Councillors got the chance to understand concerns of blind campaigners during a walk along the Aberdeen’s Broad Street today.
Elected members put on spectacles that simulate different sight loss conditions in a bid to experience the area from the perspective of a person with a visual impairment.
Campaigners say the controversial “shared space” design of Broad Street effectively bars blind and partially sighted people from using it as both streets and pavements are levelled.
Mary Rasmussen, committee member of Guide Dogs Aberdeen, said she tries to “avoid the area at all costs”.
During a visit to Marischal College this week, she was left standing for 10 minutes trying to cross the road.
She said: “The buses are terribly respectful and very slow but when you don’t know where the pavement ends and the road starts then you can’t make any attempt to cross the road.
“I eventually asked a member of the public to help me cross over.
“My guide dog Vince looks for a kerb so he doesn’t know where to stop. Our real hope is for a controlled crossing in the area.”
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Aberdeen resident Amanda Burt, who has had the sight loss condition retinitafibroplaisia all her life, share’s Mary’s concerns.
She said: “I don’t use Broad Street. I would find it very dangerous as there is no way of knowing where you are.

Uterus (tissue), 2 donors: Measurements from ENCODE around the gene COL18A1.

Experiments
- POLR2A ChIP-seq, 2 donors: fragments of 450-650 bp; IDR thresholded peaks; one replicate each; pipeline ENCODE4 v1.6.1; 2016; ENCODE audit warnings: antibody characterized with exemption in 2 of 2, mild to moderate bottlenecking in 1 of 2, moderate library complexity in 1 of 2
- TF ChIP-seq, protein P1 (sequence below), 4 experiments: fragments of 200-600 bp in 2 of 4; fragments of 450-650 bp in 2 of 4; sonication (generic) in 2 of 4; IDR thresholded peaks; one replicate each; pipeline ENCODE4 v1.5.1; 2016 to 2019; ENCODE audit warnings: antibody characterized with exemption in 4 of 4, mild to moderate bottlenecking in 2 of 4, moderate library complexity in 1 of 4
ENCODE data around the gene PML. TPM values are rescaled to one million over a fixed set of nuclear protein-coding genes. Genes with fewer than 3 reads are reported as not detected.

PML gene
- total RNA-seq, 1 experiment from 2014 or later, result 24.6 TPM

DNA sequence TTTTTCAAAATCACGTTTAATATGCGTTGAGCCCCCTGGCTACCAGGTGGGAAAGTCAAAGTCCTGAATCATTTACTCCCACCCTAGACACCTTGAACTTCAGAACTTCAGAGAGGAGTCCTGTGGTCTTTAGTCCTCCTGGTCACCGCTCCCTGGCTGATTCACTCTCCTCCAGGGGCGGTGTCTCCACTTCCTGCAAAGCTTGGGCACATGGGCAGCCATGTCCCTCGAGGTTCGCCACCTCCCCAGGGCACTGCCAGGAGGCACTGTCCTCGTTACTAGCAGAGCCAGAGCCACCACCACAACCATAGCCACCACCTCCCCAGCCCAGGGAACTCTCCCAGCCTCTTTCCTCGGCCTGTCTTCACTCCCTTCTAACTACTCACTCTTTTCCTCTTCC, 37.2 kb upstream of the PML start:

“Frankly, for blind people, shared spaces are terrible and very dangerous and they should be removed.”
Niall Foley, engagement manager with Guide Dogs Scotland, said: “Blind and partially sighted people, particularly guide dog owners and long cane users, use the kerb as a navigation clue to know where they are in a street.
“Many blind and partially sighted people, and disabled and elderly people, have said they feel unable to use shared surface streets in their towns and this obviously impacts on their independence.”
An Aberdeen City Council spokesman said: “Organisations such as the RNIB have engaged with us as part of a planned monitoring review of the project following its opening.
“Officers will report back to the operational delivery committee next Thursday.
“The design and build of the project followed best practice and Government guidelines.”